DISCUSSION

         I. Rule 26 and Proportionality

         In general, statistical sampling is an accepted method of proving liability in this District, “including in cases relating to RMBS and involving repurchase claims.” Assured Guar. Mun. Corp. v. Flagstar Bank, FSB (“Flagstar”), 920 F.Supp.2d 475, 512 (S.D.N.Y. 2013); see, e.g., Assured Guar. Mun. Corp. v. DB Structured Prods., Inc., No. 650705/2010, 2014 WL 3282310, at *6, 8 (N.Y. Sup. Ct. 2014); Syncora Guarantee Inc. v. EMC Mortg. Corp., No. 09 Civ. 3106 (PAC), 2011 WL 1135007, at *6 n.4 (S.D.N.Y. 2011). But a court should not authorize the expense and burden of sampling if it is not “proportional to the needs of the case.” Fed.R.Civ.P. 26(b)(1). Indeed, it is a core function of the court to prevent unwarranted costs and delays in the resolution of every action. See Fed.R.Civ.P. 1. While Rule 26 sets forth various factors to evaluate proportionality, on this discovery motion, the Court's focus is on “the importance of the discovery in resolving the issues” and “whether the burden or expense of the proposed discovery outweighs its likely benefit.” Id. The Court will not authorize discovery that, in its estimation, is unlikely to advance any claim or defense in this case. See Henry v. Morgan's Hotel Grp., Inc., No. 15 Civ. 1789 (ER)(JLC), 2016 WL 303114, at *3 (S.D.N.Y. Jan. 25, 2016) (internal citation and quotation marks omitted) (Rule 26(b)(1) is “intended to encourage judges to be more aggressive in identifying and discouraging discovery overuse by emphasizing the need to analyze proportionality before ordering production of relevant information.”).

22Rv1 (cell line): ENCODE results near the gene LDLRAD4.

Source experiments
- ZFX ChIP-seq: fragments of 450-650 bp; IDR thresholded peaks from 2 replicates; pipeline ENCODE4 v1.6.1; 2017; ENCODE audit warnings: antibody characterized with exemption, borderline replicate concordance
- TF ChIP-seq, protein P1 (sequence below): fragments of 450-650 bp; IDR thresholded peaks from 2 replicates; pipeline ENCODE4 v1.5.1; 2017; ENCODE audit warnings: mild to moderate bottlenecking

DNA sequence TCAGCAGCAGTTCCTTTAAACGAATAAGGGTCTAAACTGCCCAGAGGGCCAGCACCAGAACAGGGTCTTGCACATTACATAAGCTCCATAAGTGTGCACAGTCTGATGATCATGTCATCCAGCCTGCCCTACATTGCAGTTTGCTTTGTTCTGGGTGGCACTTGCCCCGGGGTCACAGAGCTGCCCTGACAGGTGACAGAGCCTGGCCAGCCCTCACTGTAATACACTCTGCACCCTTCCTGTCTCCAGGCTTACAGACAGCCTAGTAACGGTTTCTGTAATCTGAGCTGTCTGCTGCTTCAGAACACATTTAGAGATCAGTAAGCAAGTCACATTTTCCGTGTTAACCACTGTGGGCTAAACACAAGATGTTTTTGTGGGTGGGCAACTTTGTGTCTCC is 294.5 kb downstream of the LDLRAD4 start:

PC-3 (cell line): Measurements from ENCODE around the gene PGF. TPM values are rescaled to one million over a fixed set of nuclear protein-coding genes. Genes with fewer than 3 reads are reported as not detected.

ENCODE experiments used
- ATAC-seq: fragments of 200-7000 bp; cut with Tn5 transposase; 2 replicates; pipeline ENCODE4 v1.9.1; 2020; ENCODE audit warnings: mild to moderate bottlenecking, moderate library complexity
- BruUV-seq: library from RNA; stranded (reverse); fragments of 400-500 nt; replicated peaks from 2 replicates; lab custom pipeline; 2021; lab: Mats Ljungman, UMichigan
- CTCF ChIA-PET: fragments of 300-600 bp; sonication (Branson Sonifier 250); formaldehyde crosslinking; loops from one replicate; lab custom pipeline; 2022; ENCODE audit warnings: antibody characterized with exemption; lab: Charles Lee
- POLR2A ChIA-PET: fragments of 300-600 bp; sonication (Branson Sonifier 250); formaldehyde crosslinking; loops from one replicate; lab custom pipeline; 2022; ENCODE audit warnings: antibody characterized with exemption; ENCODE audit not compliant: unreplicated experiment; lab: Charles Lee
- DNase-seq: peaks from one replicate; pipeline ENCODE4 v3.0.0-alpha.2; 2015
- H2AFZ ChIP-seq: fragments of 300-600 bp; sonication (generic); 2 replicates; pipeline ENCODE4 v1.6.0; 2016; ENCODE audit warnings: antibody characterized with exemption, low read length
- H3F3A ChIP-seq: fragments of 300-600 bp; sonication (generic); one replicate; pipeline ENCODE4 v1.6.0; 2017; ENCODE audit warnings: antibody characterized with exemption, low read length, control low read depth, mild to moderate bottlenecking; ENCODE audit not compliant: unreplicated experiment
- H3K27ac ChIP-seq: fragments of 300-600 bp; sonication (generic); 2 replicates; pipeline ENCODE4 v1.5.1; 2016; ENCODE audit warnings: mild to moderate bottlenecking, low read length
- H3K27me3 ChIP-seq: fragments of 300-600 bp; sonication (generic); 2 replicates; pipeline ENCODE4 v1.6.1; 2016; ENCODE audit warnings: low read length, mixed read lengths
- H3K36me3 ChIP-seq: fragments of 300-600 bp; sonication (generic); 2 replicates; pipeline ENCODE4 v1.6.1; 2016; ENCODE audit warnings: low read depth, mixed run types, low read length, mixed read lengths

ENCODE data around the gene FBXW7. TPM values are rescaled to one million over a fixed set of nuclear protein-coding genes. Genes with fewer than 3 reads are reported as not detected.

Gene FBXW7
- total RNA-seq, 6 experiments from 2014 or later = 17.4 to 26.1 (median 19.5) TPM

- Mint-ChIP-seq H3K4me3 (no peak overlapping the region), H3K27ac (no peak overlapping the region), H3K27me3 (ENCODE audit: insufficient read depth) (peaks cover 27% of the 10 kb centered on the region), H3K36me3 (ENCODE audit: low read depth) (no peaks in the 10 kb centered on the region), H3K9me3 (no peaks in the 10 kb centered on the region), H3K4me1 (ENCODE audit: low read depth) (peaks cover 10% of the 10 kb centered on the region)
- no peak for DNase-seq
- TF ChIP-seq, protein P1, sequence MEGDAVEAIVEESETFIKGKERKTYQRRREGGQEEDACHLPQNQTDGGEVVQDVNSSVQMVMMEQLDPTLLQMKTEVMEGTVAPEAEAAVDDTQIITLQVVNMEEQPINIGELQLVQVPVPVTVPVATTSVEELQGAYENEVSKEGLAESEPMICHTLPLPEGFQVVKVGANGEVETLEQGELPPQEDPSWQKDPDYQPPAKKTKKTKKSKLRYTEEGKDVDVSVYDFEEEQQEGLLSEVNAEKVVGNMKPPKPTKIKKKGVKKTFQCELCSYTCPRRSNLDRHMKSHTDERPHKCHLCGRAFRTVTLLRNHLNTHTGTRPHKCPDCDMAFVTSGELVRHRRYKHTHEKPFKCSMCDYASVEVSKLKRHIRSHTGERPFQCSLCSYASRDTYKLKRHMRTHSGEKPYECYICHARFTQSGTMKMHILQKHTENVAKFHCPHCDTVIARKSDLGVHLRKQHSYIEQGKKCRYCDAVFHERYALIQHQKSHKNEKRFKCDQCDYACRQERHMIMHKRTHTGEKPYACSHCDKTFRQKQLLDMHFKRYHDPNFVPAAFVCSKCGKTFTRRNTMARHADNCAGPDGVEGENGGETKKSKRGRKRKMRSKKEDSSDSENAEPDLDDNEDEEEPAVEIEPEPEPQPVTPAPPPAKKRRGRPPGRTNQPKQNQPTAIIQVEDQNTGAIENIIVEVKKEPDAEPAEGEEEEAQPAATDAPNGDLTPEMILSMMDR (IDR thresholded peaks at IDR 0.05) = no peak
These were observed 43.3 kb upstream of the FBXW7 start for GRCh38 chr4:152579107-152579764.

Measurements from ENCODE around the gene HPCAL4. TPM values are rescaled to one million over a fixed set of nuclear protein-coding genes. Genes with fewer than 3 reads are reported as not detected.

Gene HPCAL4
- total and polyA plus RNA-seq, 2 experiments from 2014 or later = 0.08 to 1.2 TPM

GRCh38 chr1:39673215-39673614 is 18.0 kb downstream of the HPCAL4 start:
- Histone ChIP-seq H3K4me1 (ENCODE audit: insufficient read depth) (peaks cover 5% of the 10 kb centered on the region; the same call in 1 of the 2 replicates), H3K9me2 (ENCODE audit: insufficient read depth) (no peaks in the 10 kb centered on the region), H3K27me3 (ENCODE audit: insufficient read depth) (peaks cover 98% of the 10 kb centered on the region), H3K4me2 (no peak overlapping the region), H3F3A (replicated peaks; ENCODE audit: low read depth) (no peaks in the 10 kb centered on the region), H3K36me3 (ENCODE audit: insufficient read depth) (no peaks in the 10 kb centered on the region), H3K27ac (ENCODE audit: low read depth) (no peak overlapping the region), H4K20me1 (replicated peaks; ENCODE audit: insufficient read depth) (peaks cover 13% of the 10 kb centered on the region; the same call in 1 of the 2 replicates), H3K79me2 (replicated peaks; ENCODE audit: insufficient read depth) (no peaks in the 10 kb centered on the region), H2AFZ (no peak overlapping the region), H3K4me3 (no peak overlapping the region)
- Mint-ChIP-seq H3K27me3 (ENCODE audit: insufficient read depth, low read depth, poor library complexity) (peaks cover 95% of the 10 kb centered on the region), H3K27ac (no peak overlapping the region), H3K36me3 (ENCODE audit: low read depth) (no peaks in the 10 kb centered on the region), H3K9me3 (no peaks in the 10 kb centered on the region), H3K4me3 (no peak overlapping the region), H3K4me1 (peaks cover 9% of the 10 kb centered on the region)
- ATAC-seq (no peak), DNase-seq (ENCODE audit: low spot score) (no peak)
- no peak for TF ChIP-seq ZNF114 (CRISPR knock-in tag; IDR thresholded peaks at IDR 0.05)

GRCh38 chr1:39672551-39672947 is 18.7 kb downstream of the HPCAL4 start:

The parties have represented that the contemplated sampling will be costly, time consuming, and will likely result in challenges to the admissibility of the evidence. And as set forth more fully below, the defendant believes such evidence cannot prove plaintiffs' claims. Such discovery should not be undertaken lightly. Critically, however, the Court's ruling is on a discovery motion. And while this opinion reaches a conclusion on the burden of proof for the parties' claims and defense, such conclusion is intended to guide the Court's proportionality analysis. Accordingly, at summary judgment or trial, conclusions of law set forth in this opinion should not be deemed to have law-of-the-case effect.

         II. Section 2.03 Breach of Representation ...